This article is designed to give an outline of best practices when designing your policy structure. It is important to consider the impact that each rule and exception will have on the complexity and resource use of each policy. It is also important to consider what components you will be deploying a policy to. A policy designed to be deployed on a network monitor often should not be deployed on an endpoint server.
When policies are loaded onto a detection server they form a matrix made up of a number of rows. The total number of rows is exponentially proportionate to the amount of conditions and exceptions. This can cause seemingly simple policies to consume a lot of resources, take a long time to load, and extend detection times. If they get too large they can cause certain detection server components to fail, such as FileReader. The following is an example of the error you might see:
SEVERE: (DETECTION.3) Failed to initialize Detection
java.lang.OutOfMemoryError: GC overhead limit exceeded
Consider how the policy matrix is built when designing your policies. The following shows how you can estimate how large a policy is when loaded into the policy matrix:
Total number of rows = (number of matching conditions) * (number of rules in excep1) * (num of rules in except2) * ... * (num of rules in exception n)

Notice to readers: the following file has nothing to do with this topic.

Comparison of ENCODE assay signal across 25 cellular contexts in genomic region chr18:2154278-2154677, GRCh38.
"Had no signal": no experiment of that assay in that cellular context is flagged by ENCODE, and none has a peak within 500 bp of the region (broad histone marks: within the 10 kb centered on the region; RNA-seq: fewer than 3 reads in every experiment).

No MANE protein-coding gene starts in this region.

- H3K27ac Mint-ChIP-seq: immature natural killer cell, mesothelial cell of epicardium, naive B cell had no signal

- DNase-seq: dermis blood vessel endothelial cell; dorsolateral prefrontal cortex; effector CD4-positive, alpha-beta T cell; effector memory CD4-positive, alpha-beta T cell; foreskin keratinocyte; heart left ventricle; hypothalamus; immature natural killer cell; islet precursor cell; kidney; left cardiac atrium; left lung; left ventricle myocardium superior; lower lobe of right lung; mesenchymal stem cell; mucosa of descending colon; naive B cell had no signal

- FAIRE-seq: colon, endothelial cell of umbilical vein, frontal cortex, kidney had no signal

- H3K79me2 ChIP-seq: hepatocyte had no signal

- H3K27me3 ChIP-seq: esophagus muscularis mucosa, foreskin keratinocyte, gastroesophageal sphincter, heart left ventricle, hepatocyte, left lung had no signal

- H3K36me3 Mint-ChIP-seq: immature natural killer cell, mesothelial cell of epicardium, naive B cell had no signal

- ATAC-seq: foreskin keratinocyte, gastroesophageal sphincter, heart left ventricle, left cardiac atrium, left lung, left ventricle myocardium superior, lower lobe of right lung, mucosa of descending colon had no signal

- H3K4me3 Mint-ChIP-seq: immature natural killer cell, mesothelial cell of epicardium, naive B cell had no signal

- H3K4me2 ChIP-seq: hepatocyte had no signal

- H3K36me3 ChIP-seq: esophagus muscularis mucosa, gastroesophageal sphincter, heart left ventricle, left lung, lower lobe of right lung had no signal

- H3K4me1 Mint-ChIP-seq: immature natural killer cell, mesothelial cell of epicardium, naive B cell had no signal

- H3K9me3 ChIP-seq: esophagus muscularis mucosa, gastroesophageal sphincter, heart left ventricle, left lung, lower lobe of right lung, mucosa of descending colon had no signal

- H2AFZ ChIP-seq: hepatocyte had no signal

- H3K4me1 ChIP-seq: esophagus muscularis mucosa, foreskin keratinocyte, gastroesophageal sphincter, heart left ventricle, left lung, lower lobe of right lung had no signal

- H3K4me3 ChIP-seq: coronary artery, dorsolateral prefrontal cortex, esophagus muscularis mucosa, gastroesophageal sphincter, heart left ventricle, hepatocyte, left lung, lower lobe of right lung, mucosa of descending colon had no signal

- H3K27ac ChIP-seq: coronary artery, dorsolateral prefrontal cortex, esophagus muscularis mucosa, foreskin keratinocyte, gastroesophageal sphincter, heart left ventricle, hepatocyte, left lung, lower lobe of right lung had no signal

Number of matching rules = 2 (Note compounded rules don't make much of a difference of matrix size)
number of rules in exception 1 = 2
number of rules in exception 2 = 2
number of rules in exception 3 = 3
Number of rows in execution matrix for the policy = 2 * 2 * 2 * 3 = 24
The size of each row is directly proportional to the total number of rules in a policy. Adding another rule does not increase the size of each row by much, but it can cause a big change in the total number of rows, after considering exceptions.
When pushing a policy out to a detection server, you must consider the type of detection server you are pushing the policy out to. Will this policy Pushing a large matrix to the endpoint agents? This can cause issues in the network and also high memory usage on the endpoints.